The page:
|Peer-Review Challenges NRDC Diesel-Fuel Report as Bogus Science|
|Friday, 01 June 2001 13:29|
NEW YORK -- Calling it unsupported "opinion" and "replete with invalid and unsupported assertions," the American Council on Science and Health (ACSH) fired broadside at the claims by the Natural Resource Defense Council (NRDC) and Coalition for Clean Air (CCA) that diesel exhaust emissions from school buses pose a cancer risk to school children. The ACSH charges are found in a published a report titled School Buses and Diesel Fuel, a peer-review analysis by ACSH, that is highly critical of the science in the NRDC/CCA report, No Breathing in the Aisles.
The NRDC/CCA report was issued earlier this year and was instrumental in the decision by the Los Angeles-based South Coast Air Quality Management District to ban the purchase of school buses powered by clean diesel technology. Public fears generated by the report even found their way into the recent election of the school board of the Los Angeles Unified School District.
ACSH is a consumer education consortium of more than 350 scientists and physicians concerned with issues related to food, nutrition, chemicals, pharmaceuticals, lifestyle, the environment and health. It publishes reports to help the public deal with health risks productively. ACSH's top priority is to help Americans distinguish between real and hypothetical health risks. It was founded in 1978 by a group of scientists who had become concerned that many important public policies related to health and the environment did not have a sound scientific basis. These scientists created the organization to add reason and balance to debates about public health issues and bring common sense views to the public.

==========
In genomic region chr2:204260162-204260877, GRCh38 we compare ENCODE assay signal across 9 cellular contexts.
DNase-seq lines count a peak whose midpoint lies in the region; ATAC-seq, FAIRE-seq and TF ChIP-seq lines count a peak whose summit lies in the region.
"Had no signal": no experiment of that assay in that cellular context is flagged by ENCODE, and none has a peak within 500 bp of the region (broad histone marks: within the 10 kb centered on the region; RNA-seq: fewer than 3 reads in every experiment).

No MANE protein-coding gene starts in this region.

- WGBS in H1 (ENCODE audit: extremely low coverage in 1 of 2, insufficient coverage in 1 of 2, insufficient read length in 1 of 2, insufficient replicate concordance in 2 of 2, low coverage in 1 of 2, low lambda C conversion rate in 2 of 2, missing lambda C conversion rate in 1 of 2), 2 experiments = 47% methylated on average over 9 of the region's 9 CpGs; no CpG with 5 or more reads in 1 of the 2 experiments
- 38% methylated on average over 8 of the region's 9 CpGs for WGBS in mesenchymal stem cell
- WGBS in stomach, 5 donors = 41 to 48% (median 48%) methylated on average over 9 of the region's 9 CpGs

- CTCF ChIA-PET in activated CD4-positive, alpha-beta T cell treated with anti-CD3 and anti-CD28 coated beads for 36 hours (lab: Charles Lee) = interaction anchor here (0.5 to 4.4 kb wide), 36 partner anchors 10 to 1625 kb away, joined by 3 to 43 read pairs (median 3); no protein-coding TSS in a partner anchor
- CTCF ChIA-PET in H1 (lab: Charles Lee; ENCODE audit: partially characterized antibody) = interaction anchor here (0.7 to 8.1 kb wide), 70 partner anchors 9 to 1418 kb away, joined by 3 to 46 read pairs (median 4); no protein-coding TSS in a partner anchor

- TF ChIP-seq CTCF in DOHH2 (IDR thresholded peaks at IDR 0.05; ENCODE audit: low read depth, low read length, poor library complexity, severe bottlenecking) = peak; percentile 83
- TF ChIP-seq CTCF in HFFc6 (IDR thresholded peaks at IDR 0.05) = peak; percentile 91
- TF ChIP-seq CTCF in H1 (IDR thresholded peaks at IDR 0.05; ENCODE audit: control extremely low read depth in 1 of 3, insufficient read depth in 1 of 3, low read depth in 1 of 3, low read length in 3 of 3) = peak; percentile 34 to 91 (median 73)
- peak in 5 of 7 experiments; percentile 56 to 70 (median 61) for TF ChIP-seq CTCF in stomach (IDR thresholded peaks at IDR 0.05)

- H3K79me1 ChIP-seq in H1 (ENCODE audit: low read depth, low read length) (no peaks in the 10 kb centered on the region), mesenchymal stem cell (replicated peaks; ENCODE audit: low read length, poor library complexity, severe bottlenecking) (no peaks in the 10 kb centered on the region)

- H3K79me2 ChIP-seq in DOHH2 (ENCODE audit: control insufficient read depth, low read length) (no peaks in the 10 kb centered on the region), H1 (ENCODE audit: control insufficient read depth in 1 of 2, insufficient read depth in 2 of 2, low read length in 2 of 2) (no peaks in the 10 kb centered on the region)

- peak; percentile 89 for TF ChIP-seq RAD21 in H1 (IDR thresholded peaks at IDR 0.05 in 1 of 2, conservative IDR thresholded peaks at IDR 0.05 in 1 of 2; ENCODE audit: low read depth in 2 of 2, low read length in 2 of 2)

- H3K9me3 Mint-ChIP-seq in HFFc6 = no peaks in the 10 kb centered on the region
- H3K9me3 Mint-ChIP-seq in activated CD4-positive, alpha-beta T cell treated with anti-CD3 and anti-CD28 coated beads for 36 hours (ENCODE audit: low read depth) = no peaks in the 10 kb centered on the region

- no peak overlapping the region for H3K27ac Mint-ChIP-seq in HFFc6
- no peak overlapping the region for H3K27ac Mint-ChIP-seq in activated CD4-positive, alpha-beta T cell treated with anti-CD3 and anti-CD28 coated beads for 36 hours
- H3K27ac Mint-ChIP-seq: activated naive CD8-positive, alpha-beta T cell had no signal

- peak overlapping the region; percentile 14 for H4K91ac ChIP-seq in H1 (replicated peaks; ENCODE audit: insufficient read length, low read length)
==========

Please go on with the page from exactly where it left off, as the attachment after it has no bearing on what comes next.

The ACSH report is not another study of non-occupational diesel exhaust. Instead, it is a peer-review of the NRDC/CCA report that seeks to evaluate its scientific merit and the basis behind its conclusions. ACSH charges the NRDC/CCA with "failure to follow standard scientific protocols and a lack of attention to methodological details." Twelve emminent scientists participated in the peer review.
In its summary statement, ACSH wrote: "The conclusions presented in the NRDC/CCA report should be viewed a opinions based on limited data and risk estimations, as scientific evidence is currently lacking to support the claim that school bus exposures are associated with an increased risk of cancer to children."
Source: School Transportation News, June 2001.
|Last Updated on Monday, 12 October 2009 11:05|